Today I’m going to be writing about one of my greatest passions and that’s the cuisine of the US state of Wisconsin. There are several delicious entries which sadly didn’t make the cut and still so many more that I have yet to try, but here are my current power rankings for the delicacies that I have had thus far!
I was attending a wedding reception at a bar in Denmark, WI in the summer of 2014, when my roommate’s mom told me I ought to try a Kneecap, saying that not only was it a Wisconsin dessert, but one specific to the northeast region of the state. My love of cultural assimilation brought the pastry to my lips. It’s basically a fried donut with a depression in the center that’s filled with whipped cream. It’s also covered with powdered sugar. I’ve got a sweet tooth so it definitely suits me. It’s interesting that I’ve tried this, and yet I still haven’t tried Wisconsin’s most famous dessert- the Kringle. But it’s on my bucket list!
#4 Deep-Fried Cheese Curds
Most Wisconsinites will tell you that the best and purest way to eat cheese curds is when they are “squeaky” to the bite. This is caused by the elastic protein strands in the curd rubbing against the enamel of your teeth, and so the optimal time to eat them is at room temperature when they are fresh. As much as I do love them, I think I prefer them deep-fried and battered. I had them once at Curly’s Pub- a restaurant that used to be found in the atrium of Lambeau Field (or, as I call it, The Sistine Chapel of the West). They’re great as an appetizer and perhaps best paired with a cup of ketchup.
We really are getting local now. Booyah is a stew that’s made with vegetables and the bones of meat (chicken, beef, pork or ox tail) and it’s specific to the Bay Area of Northeastern Wisconsin. It’s a staple of things like church picnics and is usually only made for such social events, since it’s cooked for 2 days in a cast iron kettle with a wood-burning fire and serves a whole army of people. I had it at a high school graduation party in a small town near Green Bay in 2015. The smell of Booyah is amazing. The whole yard was thick with the scent of chicken broth, and it was tasty but super-hot. I actually burnt my tongue eating it. My roommate’s grandfather took it upon himself to tell me the history of this mysterious dish, which cannot be found outside of the Badger State’s borders. He told me that the stew is Belgian in origin, and I have since confirmed this online, with articles telling me that the name “booyah” is a Flemish or Walloon Belgian spelling of the French word “bouillon”, which translates to “broth”.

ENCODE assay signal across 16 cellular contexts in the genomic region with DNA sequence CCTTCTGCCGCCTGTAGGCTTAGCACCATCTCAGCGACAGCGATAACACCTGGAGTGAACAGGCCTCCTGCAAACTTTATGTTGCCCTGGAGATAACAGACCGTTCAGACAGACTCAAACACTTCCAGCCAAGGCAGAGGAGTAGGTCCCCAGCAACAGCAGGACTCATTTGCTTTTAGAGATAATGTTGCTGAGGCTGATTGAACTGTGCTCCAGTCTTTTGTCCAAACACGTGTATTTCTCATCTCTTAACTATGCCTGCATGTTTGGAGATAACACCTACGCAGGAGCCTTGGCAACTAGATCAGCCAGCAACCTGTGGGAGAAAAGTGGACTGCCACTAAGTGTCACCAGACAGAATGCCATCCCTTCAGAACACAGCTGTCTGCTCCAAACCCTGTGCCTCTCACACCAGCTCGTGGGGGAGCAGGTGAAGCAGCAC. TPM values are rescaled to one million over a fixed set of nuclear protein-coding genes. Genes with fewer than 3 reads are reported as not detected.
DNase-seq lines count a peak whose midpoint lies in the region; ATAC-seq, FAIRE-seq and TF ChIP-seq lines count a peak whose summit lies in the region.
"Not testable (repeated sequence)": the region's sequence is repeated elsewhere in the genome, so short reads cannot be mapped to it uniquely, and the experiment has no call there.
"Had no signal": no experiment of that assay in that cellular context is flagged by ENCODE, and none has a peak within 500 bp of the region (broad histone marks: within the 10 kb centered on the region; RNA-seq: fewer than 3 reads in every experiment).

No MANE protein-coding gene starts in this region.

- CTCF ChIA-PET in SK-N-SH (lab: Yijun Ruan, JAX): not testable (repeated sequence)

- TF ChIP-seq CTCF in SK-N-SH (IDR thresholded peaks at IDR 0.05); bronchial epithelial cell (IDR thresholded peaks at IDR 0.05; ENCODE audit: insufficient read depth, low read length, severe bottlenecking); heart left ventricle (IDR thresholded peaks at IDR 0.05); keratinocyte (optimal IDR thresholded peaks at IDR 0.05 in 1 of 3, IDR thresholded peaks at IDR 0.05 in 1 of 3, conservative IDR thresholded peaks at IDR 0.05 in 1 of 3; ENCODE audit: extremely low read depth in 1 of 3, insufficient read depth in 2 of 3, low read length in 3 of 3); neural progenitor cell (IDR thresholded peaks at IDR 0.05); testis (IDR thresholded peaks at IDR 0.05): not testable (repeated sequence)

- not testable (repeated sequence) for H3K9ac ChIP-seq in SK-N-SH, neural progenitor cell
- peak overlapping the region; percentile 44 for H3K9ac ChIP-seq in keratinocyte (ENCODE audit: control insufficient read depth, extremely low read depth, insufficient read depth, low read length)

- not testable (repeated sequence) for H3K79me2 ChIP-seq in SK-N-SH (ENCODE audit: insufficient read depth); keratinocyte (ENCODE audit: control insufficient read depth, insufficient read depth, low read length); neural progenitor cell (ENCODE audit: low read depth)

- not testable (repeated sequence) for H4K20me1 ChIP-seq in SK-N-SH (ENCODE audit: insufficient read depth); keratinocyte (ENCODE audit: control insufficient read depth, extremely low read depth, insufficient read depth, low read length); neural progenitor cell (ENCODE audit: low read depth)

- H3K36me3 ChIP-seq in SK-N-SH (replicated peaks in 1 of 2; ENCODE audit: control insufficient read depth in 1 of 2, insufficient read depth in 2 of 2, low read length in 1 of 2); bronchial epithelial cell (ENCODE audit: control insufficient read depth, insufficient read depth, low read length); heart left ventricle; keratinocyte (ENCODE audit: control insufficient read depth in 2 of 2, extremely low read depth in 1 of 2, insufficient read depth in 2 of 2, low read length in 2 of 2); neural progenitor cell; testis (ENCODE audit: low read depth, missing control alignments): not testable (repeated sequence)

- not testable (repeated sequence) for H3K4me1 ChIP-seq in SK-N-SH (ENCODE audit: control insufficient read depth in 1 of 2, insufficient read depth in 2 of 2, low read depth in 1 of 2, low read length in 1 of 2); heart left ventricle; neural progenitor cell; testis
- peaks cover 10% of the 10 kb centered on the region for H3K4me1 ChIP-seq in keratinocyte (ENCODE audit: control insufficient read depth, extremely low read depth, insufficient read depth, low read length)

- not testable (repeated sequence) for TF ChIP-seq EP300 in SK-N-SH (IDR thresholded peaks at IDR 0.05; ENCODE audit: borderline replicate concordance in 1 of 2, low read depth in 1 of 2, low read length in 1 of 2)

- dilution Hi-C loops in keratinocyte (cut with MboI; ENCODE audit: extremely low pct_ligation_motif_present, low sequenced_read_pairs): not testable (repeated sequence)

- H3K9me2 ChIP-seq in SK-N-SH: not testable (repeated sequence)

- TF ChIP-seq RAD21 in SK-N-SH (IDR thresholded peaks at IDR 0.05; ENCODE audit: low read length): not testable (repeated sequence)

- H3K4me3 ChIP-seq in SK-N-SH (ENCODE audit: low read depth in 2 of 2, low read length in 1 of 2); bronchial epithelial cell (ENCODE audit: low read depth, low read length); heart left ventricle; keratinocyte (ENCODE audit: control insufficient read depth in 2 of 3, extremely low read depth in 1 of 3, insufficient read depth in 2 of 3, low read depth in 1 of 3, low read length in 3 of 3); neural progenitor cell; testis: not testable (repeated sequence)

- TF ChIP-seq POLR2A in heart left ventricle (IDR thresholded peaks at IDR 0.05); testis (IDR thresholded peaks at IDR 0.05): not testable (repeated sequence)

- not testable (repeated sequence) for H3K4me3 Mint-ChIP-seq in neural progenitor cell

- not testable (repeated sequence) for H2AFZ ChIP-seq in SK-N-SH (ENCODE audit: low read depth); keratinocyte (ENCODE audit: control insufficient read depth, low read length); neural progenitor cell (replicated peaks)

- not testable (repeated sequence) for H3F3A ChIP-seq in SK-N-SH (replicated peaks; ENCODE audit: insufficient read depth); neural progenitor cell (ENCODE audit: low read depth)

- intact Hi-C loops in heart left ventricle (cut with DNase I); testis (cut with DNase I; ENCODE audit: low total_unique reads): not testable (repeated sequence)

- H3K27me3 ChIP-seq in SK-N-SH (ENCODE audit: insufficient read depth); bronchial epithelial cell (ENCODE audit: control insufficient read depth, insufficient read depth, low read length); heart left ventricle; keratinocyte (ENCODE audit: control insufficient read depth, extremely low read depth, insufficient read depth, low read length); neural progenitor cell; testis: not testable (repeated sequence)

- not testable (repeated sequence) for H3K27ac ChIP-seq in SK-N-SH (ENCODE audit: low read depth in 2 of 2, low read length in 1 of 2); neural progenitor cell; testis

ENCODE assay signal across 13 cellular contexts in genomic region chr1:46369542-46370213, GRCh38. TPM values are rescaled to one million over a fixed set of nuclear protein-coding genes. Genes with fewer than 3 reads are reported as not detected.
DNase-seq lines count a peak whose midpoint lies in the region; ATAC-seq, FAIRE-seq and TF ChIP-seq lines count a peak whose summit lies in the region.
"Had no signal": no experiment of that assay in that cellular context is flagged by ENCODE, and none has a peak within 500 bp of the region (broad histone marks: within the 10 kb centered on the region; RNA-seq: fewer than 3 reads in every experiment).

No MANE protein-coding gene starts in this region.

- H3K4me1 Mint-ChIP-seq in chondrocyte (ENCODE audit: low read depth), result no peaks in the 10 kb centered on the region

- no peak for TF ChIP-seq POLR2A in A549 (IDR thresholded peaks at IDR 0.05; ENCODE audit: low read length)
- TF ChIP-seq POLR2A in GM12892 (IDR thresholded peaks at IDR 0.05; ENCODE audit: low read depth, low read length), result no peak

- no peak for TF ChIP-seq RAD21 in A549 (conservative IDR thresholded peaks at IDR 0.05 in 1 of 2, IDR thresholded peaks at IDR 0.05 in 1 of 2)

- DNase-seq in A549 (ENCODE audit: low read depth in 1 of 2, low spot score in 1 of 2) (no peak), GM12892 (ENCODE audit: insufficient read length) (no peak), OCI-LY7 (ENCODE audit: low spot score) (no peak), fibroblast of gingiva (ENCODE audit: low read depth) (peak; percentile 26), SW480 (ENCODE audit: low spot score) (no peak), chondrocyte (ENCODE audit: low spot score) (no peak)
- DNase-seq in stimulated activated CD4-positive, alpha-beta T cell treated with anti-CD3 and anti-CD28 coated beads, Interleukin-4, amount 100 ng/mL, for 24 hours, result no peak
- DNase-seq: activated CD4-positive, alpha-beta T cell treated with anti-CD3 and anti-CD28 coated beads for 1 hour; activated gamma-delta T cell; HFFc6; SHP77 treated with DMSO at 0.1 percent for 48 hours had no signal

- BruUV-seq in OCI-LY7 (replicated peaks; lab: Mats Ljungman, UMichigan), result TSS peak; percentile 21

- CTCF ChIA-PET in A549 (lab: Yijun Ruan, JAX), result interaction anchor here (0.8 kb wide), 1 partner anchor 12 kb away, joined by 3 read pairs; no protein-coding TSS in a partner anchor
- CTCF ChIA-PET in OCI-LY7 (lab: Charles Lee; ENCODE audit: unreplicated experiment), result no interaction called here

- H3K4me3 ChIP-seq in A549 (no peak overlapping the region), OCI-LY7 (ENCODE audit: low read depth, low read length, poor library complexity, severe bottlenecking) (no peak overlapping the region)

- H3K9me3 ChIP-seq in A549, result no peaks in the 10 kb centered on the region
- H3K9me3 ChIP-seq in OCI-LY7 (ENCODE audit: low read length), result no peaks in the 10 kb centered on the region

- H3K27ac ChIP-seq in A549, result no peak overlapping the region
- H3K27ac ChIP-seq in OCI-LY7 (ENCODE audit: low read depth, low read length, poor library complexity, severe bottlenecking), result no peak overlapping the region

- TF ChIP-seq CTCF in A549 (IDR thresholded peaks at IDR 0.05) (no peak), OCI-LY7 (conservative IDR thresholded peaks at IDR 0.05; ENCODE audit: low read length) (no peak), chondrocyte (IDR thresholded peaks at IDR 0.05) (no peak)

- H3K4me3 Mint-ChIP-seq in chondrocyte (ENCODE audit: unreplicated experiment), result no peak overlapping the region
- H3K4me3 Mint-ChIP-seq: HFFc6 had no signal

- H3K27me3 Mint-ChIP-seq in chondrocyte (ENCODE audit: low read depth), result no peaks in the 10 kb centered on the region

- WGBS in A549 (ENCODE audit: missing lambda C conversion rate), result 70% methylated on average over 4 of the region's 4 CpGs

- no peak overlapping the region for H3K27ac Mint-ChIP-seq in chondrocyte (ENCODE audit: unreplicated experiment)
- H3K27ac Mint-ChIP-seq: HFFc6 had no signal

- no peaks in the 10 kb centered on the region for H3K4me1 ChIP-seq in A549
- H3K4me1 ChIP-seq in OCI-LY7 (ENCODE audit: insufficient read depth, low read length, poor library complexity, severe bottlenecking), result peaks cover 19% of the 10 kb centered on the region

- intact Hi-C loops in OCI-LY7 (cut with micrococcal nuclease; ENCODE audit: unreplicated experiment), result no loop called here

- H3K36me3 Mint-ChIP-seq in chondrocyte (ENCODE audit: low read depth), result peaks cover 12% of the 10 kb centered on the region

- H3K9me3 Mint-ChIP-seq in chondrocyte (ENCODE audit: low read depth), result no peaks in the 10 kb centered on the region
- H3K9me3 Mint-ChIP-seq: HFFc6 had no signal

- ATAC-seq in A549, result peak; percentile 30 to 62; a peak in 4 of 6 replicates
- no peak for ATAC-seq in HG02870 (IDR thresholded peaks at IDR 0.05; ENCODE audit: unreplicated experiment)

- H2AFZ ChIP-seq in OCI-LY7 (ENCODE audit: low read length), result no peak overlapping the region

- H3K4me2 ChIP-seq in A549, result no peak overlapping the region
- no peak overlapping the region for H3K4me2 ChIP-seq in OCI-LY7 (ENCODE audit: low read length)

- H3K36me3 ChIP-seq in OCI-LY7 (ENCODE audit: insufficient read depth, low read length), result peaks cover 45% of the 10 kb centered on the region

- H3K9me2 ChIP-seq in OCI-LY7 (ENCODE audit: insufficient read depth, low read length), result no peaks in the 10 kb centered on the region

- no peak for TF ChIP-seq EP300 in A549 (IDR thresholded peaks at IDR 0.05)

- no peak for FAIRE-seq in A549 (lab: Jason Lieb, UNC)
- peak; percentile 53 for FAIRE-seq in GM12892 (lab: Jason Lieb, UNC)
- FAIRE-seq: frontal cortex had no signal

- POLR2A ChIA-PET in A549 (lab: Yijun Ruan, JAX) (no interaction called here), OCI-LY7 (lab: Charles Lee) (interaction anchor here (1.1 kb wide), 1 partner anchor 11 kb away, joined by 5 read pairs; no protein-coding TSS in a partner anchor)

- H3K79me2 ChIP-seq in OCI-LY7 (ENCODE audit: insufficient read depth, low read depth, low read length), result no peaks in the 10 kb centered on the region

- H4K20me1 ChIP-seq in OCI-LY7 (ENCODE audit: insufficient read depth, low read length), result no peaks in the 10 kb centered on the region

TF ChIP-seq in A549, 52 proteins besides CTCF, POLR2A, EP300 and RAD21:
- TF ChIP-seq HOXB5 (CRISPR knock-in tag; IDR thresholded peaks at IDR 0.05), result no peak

This really is a great example of the German influence on the state. The immigrants of the 19th century brought the recipes of their homeland with them, and Wisconsin is one of- perhaps even the best- places to go in the USA for sausage. Summer Sausage, Kielbasa and Venison Sausage are extremely popular, but perhaps none is more quintessentially Wisconsinite than the Bratwurst. In the rest of the USA the hot dog reigns supreme at summer cookouts, but in Wisco they prefer Brats. Wisconsin is actually the nation’s largest producer and consumer of this sausage. I’ve had it dozens of times during my time living there, and there are so many variations. I spent July 4th in Wisconsin in 2014 and 2015 and on both occasions we grilled Brats. We chose these beer-battered Brats with chunks of cheddar inside. I miss them…
#1 Fried Fish
Remember, this is a subjective power ranking, and it’s based on which delicacies I tried and which I liked best. And undoubtedly the most pleasing entry to my taste buds is the fried river fish I ate in 2015 whilst spending some time at my roommate’s cabin in the Northwoods. We had a blast catching some trout at this trout hatchery an hour’s drive away, and we took our catches back to the cabin where my roommate’s dad deep-fried them. I have a picture of our fried trout from that day which you can see above! It’s not only my favorite Wisconsinite meal but it also stands as the best fish I have ever eaten.
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